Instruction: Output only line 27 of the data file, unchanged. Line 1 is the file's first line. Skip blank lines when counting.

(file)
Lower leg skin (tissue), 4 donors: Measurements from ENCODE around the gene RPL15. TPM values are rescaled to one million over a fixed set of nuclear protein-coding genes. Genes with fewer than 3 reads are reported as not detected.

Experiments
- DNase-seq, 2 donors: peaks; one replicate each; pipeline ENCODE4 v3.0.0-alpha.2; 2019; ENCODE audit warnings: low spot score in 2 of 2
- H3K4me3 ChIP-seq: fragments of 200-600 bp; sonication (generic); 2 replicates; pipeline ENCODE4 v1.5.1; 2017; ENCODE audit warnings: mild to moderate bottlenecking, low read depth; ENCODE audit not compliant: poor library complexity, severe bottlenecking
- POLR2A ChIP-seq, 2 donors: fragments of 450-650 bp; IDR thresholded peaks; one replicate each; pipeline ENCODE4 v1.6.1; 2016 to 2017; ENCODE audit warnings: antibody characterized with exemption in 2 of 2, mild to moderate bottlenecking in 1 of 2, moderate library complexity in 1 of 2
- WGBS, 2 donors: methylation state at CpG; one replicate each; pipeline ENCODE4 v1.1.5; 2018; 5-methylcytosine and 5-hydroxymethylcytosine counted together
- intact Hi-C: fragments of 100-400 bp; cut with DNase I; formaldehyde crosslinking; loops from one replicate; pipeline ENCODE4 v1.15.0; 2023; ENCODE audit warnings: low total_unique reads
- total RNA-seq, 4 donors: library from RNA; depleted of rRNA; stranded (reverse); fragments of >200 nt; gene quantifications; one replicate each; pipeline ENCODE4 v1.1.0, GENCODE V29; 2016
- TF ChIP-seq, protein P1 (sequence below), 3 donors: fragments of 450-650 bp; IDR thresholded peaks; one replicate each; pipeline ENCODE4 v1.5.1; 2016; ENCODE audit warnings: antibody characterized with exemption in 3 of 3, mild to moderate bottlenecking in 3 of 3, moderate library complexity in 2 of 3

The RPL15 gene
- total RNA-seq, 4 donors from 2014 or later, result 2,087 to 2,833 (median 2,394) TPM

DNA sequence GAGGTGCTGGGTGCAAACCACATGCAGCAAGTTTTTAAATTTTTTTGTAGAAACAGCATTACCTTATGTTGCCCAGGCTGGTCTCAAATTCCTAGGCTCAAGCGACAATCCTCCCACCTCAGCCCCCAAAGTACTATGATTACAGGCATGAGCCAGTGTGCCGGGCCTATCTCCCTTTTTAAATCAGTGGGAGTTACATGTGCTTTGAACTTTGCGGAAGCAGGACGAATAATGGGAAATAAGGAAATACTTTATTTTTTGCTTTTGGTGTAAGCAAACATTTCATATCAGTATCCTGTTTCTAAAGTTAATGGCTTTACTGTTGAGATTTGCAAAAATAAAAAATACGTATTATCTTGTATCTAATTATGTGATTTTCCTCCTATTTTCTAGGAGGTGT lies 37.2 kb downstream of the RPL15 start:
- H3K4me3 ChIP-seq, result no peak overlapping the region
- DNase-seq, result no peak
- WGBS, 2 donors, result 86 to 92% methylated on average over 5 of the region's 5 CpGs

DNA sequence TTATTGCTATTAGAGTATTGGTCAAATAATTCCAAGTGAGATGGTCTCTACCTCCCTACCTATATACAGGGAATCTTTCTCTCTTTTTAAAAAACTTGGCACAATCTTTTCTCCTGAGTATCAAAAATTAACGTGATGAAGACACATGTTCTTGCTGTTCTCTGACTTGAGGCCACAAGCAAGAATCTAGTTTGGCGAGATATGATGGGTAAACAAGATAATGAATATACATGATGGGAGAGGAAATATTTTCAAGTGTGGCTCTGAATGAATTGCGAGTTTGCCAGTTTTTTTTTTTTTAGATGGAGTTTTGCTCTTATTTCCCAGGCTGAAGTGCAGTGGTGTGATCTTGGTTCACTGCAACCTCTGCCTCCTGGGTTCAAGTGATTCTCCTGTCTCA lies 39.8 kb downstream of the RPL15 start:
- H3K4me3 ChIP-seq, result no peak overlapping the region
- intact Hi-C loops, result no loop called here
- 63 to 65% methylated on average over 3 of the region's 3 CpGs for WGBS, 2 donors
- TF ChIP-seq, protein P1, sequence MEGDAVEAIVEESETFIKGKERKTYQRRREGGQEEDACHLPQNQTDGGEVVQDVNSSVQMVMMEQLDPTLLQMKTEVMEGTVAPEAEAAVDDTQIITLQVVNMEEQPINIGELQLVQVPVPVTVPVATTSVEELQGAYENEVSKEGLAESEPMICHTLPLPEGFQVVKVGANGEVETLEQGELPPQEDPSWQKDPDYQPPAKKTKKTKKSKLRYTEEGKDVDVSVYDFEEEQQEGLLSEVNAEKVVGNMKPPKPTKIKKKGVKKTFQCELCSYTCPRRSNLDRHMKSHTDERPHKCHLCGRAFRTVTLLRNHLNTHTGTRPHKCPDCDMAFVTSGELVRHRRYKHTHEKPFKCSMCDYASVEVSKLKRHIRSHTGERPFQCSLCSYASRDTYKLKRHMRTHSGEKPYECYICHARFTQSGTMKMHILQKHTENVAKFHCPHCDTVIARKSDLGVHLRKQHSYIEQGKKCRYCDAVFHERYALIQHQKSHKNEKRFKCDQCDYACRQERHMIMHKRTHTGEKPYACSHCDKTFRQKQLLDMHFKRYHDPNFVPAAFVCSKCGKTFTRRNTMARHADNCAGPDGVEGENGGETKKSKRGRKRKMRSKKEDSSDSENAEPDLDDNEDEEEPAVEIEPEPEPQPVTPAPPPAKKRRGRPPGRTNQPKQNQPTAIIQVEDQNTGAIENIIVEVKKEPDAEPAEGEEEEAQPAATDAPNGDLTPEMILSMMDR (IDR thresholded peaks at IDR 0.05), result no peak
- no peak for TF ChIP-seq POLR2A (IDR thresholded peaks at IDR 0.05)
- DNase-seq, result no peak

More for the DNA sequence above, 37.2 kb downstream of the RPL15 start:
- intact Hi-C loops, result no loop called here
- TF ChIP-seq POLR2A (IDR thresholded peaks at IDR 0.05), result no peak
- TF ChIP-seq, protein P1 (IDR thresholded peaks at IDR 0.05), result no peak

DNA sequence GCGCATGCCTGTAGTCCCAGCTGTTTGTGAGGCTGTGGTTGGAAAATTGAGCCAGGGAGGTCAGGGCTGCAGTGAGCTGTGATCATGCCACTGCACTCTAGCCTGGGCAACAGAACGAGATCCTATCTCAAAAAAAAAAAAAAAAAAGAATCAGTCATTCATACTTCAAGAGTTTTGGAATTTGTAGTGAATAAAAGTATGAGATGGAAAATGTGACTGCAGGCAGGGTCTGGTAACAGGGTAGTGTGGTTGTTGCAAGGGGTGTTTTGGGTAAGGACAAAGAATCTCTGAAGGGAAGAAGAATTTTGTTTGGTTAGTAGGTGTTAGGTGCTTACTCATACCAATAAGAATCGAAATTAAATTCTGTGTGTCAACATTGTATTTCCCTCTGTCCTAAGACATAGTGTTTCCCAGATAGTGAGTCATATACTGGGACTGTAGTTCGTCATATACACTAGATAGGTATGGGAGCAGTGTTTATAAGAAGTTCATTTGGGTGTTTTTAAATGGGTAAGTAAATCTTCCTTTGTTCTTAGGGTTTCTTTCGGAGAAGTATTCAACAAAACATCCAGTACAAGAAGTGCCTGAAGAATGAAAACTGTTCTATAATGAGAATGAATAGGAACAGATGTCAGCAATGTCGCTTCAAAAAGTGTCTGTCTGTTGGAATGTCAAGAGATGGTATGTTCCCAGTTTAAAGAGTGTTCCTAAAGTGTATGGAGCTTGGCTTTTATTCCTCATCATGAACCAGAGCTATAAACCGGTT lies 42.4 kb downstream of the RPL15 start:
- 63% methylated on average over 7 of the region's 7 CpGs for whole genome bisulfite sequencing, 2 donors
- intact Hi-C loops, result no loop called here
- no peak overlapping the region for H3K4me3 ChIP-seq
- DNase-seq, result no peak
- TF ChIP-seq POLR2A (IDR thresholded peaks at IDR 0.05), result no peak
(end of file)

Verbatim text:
DNA sequence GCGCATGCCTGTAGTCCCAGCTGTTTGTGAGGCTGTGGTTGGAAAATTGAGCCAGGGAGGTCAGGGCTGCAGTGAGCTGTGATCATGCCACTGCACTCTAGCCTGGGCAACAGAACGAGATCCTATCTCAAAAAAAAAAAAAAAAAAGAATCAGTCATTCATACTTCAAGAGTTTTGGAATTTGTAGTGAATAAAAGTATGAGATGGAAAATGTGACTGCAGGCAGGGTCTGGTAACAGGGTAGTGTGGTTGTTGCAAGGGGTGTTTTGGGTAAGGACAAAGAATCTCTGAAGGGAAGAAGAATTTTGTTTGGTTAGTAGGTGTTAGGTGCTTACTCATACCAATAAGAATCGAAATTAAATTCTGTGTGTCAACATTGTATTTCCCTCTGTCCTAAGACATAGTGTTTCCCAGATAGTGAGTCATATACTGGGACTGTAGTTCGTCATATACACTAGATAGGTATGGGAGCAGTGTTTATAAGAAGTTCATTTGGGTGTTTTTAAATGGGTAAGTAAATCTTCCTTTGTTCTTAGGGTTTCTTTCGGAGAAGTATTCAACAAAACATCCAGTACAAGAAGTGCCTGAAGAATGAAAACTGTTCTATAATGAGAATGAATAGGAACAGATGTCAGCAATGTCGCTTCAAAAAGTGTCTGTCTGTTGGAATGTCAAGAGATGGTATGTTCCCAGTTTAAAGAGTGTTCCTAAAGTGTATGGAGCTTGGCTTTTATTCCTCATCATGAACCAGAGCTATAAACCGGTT lies 42.4 kb downstream of the RPL15 start: